Like movies, television, and other preceding forms of media, video games are undergoing a dynamic shift in its content and perception. While the medium can still be considered in its infancy, the mark of true artistry and conceptual depth is detectable in the evolving styles, various genres and game themes. Doris C. Rusch’s, Making Deep Games, combines this insight along with the discussion of the expressive nature of games, various case studies, and hands-on design exercises. This book offers a perspective into how to make games that tackle the whole bandwidth of the human experience; games that teach us something about ourselves, enable thought-provoking, emotionally rich experiences and promote personal and social change. Grounded in cognitive linguistics, game studies and the reflective practice of game design, Making Deep Games explores systematic approaches for how to approach complex abstract concepts, inner processes, and emotions through the specific means of the medium. It aims to shed light on how to make the multifaceted aspects of the human condition tangible through gameplay experiences.
Table of Contents
Chapter 1: Diving for Deep Game Ideas
Chapter 2: Games as expressive medium
Chapter 3: Modeling the Human Experience or – the Art of Nailing Pudding to the Wall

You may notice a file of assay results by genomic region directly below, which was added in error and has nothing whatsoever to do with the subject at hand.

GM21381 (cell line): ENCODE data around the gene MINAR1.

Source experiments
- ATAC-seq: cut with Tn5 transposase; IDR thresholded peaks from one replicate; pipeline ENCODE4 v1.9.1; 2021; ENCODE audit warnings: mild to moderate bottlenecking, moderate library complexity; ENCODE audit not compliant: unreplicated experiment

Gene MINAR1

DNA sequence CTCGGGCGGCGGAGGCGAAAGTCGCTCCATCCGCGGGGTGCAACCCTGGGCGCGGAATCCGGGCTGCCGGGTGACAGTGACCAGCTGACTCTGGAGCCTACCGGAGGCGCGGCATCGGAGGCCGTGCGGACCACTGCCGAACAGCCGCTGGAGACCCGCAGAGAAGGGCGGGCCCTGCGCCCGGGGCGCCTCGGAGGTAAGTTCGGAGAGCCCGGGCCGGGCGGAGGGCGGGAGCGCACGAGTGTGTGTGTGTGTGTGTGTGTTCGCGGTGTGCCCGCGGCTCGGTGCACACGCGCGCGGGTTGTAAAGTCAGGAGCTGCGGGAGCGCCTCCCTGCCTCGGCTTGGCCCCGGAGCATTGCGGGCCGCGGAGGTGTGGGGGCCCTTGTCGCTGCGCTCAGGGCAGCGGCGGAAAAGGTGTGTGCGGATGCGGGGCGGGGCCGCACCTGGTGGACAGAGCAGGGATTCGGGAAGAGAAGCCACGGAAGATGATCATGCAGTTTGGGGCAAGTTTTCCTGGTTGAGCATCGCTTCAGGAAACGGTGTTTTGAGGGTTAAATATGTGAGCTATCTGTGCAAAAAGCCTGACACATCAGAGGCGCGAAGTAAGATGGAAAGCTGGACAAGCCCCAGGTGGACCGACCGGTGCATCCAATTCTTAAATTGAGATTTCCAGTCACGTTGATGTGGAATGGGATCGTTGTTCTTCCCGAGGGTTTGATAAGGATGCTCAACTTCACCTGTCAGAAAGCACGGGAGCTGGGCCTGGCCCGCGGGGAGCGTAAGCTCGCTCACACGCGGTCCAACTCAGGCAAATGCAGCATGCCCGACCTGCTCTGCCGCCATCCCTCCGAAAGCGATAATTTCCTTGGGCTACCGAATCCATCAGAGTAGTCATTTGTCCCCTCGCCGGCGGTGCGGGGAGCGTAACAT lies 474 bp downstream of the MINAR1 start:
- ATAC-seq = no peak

Chapter 4: Experiential Metaphors or – What Breaking Up, Getting a Tattoo and Playing God of War Have in Common
Chapter 5: Allegorical Games – OR: The Monster Isn’t a Monster Isn’t a Monster…
Chapter 6: Designing With Purpose and Meaning – 9 Questions to Define Where You’re Going and Make Sure You Get There
Chapter 7: It’s Not Always About You! – Lessons Learnt From Participatory Deep Game Design
Chapter 8: The Same New Kid In Yet Another Hood – Deep Game Design as Creative Arts Therapy?
Doris C. Rusch is a game designer, researcher, play aficionado and holds a position as game design faculty at DePaul University. Before that she did post doctoral work at GAMBIT Game Lab, MIT, and Vienna University of Technology (Austria). Rusch's work is focused on the theory and practice of game design, particularly in regard to games that model the "human experience". She has won numerous awards for experimental, metaphorical games, many of which contributing to mental health awareness and activism, such as Akrasia (a game about substance abuse), Elude (a game about depression), Zombie Yoga - Recovering the Inner Child (a Kinect game in which the player does Yoga poses to fight inner fears, represented by Zombies) and Soteria - Dreams as Currency (a game for teens to learn how to overcome anxiety disorder). Having completed studies in Literature, Philosophy, Comparative Media Studies and English at Vienna University, she received her Ph.D. in Applied Linguistics and Interactive Systems in 2004.